The bank’s need for control can feel bureaucratic, but those restrictions are there to deliver a high quality, stable product. Fintechs that underestimate the enormity of milestones or the need to demonstrate the right depth of due diligence, run the risk of losing the confidence of both the regulator and the market. Fintechs must provide robust evidence that their tech is fit for purpose, differentiated and will address the customer need.

Challenge #4: How to manage change with structure and agility

Capability modelling, target operating models and process mapping can be low on a fintechs's to-do list, but they provide valuable infrastructure for smoother progress. For example, a lack of governance of the ecosystem and processes can lead to poor visibility on the project. The right management consultants will be able to help both sides to prepare for the business change impacts from merging two very different cultures. 

Challenge #5: How to prepare for scaling up 

The pressure to expand a successful pilot and demonstrate proof of value as soon as possible can lead to rapid growth that causes your architecture to creak at the seams. Having a focus on quality in design stages will provide confidence to the bank that your technology will be successful at scale. Quality in design means paying careful attention to how the solution will be tested and proven – if this is overlooked it can be difficult for the implementation teams to evidence the quality of the solution before it goes into production. 

Learn from experience, not your own mistakes

Disciplines such as stakeholder management, compliance, quality management and change management are critical to a successful partnership with a bank. For fintechs without expertise in these areas the right third-party support can save considerable time and effort. 

Entrepreneurs are naturally inclined to take on everything themselves. When things go wrong, they can end up calling for a ‘white knight’ to ride to their rescue and get the deal back on track.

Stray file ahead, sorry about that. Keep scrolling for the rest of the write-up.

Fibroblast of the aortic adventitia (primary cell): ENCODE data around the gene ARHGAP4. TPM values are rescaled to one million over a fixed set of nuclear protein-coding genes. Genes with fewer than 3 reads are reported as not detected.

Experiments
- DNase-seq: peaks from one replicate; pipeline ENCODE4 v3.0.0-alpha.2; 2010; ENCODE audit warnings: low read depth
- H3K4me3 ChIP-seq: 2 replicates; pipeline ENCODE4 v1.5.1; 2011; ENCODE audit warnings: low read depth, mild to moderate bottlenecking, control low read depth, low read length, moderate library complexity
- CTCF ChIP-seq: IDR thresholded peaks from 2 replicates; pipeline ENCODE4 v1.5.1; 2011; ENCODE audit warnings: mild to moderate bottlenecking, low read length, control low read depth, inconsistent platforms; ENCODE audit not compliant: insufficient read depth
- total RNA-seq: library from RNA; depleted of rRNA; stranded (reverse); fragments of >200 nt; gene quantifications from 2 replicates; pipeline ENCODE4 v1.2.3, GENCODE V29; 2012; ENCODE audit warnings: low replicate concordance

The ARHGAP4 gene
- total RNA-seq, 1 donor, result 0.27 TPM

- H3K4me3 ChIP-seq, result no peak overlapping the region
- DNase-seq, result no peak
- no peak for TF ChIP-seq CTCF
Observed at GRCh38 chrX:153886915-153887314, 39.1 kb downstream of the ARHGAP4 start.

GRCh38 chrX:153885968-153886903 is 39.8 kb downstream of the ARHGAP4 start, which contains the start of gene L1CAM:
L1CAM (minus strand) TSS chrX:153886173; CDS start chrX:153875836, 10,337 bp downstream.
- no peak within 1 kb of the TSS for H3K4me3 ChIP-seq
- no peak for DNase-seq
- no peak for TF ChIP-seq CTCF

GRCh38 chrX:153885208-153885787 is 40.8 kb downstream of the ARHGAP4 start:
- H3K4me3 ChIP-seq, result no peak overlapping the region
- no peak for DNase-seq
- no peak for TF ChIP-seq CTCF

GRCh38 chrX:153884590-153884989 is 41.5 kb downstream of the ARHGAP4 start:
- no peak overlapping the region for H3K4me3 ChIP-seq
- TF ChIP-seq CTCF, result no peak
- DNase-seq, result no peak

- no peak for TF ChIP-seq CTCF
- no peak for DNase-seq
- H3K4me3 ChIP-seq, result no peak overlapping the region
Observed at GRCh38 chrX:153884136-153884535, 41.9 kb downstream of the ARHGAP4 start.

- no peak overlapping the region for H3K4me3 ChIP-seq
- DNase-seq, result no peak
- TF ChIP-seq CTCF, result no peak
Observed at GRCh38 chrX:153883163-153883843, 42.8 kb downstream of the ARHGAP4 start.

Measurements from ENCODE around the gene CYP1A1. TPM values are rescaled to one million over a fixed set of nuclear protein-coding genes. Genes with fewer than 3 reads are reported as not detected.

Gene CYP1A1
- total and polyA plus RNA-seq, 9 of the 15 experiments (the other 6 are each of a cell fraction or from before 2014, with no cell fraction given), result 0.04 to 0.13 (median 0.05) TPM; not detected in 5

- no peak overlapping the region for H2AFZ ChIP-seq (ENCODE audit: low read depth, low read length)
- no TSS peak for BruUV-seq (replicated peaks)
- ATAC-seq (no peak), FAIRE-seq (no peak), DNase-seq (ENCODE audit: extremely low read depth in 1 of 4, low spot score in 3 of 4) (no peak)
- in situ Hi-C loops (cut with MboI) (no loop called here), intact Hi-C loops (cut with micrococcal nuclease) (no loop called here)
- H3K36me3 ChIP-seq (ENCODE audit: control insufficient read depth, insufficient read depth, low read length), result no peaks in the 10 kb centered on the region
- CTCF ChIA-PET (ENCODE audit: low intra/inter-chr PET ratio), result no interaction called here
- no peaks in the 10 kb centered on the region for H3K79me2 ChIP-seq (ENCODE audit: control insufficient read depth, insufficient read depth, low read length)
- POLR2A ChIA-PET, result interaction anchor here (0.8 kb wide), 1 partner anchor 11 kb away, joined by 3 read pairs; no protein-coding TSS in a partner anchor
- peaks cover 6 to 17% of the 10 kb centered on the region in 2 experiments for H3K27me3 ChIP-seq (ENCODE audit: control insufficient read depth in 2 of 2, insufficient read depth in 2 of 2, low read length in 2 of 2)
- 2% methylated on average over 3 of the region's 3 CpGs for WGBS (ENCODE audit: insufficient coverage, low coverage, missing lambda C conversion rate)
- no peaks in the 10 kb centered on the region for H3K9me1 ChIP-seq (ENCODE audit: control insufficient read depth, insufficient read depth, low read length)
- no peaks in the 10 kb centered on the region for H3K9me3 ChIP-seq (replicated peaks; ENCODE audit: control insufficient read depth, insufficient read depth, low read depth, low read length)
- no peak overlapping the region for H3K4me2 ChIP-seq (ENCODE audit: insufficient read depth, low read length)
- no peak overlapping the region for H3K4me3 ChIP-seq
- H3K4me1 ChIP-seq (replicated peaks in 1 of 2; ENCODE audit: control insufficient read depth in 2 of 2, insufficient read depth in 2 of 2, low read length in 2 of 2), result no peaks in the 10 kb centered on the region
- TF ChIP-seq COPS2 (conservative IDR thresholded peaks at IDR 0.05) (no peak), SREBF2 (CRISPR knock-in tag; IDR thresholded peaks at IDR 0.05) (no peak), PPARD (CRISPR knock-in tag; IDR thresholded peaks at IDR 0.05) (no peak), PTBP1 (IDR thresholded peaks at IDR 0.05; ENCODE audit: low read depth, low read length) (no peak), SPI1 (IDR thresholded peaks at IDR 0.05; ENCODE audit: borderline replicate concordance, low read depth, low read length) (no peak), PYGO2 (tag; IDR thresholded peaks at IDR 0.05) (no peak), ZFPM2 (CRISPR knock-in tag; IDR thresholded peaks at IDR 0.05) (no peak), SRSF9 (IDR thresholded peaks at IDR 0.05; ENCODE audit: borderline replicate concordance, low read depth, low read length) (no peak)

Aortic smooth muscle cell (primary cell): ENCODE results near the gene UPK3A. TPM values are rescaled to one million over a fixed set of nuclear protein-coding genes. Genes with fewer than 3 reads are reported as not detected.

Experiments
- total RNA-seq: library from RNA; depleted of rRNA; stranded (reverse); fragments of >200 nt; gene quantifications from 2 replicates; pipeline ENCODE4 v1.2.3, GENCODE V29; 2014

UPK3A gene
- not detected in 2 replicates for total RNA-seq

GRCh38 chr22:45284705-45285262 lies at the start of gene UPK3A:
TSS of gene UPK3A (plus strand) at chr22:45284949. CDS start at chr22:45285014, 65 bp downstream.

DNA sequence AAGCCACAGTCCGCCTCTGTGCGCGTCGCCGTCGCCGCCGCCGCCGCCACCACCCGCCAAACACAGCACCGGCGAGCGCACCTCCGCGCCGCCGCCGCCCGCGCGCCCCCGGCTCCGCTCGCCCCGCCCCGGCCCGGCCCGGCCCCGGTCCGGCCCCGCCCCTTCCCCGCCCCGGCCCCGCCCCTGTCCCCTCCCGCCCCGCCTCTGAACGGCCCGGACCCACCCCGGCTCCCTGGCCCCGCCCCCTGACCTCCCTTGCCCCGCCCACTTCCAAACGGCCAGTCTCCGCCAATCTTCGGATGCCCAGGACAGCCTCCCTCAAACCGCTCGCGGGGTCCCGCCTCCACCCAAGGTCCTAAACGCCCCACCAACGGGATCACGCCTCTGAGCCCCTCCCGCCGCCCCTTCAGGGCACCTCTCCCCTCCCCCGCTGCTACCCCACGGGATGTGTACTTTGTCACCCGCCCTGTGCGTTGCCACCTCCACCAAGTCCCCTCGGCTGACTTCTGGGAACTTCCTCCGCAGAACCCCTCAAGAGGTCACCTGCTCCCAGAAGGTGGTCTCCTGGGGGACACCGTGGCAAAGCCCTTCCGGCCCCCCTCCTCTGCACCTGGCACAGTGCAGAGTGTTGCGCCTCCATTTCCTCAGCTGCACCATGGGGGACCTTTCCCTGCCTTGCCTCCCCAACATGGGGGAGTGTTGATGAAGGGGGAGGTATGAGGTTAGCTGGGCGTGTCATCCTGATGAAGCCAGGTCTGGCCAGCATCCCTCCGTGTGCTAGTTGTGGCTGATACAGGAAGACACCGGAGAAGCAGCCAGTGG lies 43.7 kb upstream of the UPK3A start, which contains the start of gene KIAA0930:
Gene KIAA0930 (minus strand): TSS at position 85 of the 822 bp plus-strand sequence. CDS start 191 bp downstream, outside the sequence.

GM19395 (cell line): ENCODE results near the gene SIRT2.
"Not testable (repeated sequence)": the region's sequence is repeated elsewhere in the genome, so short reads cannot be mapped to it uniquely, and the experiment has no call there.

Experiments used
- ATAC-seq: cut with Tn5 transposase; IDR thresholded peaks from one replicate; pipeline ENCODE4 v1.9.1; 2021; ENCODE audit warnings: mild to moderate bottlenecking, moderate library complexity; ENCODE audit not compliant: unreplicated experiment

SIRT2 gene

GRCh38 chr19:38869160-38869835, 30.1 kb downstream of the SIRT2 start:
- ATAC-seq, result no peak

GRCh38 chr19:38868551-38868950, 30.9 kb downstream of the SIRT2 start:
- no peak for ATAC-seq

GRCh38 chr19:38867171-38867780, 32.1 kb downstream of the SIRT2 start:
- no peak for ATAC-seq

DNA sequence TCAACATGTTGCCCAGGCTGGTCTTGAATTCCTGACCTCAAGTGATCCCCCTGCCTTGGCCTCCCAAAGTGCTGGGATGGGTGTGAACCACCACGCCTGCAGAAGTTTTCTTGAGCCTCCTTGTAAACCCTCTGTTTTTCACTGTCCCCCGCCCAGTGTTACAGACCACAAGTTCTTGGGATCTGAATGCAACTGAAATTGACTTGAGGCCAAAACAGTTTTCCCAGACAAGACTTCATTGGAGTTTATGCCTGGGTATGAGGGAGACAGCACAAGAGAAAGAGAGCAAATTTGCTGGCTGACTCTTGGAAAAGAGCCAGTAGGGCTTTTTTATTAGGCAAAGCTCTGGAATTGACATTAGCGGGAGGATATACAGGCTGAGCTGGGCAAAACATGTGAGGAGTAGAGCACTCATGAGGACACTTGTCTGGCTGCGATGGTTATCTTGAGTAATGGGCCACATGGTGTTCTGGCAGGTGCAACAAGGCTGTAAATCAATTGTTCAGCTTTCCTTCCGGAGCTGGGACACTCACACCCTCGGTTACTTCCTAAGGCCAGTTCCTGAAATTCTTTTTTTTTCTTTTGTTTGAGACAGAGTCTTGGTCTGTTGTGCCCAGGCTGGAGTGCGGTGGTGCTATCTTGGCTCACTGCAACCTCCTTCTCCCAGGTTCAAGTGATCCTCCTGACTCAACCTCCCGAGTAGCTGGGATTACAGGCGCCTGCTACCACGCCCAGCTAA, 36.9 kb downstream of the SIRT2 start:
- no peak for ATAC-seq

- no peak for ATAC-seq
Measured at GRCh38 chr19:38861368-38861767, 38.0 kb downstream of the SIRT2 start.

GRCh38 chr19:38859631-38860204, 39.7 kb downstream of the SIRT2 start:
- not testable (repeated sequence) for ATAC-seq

Therefore, it may prove more cost effective to engage a ‘black knight’ that can help you navigate the most common pain points in a proactive way. Why learn from your own mistakes, when you can benefit from another’s experience? 

Read the full fintech report here.

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Jun 10, 2021

FIVE things fintechs must do to keep investors onboard

Brandon Rembe, CPO, Envestnet...
4 min
Fintech innovations drew in first-time investors who reshaped the markets. What new advancements will help them continue their rise?

New investors flocked to the stock market during the COVID-19 pandemic. Thirty-eight percent of investors said they had never had a brokerage or similar account before opening one in 2020.

Low or no-fee trading options have helped accelerate the trend – nearly half of new investors said they accessed their account primarily through a mobile app. As FinTechs, how do we create the trust needed to keep new investors in the market and create a fruitful customer experience for them?

The financial industry does a disservice to individual investors if we merely offer tools that focus on making money quickly, an approach that usually backfires. Instead, the surge of interest presents an enormous opportunity for those who want to help more consumers use financial technology to educate them on responsible spending, saving, and investing in order to achieve financial wellness current fintech tools have welcomed individual investors in the door.

Now, it’s time to focus on education and improving their experience going forward. There are several ways those of us in fintech can step up to shape the future of retail investing so that it works better for everyone, starting with the following areas.

Equal access to financial wellness education

Financial health should be available to everyone — but today, not everyone has the educational resources to achieve it. One study shows that only 3.9% of students from low-income schools were required to take a personal finance class. What they aren’t learning in school or from family members, fintech companies can provide on their platforms.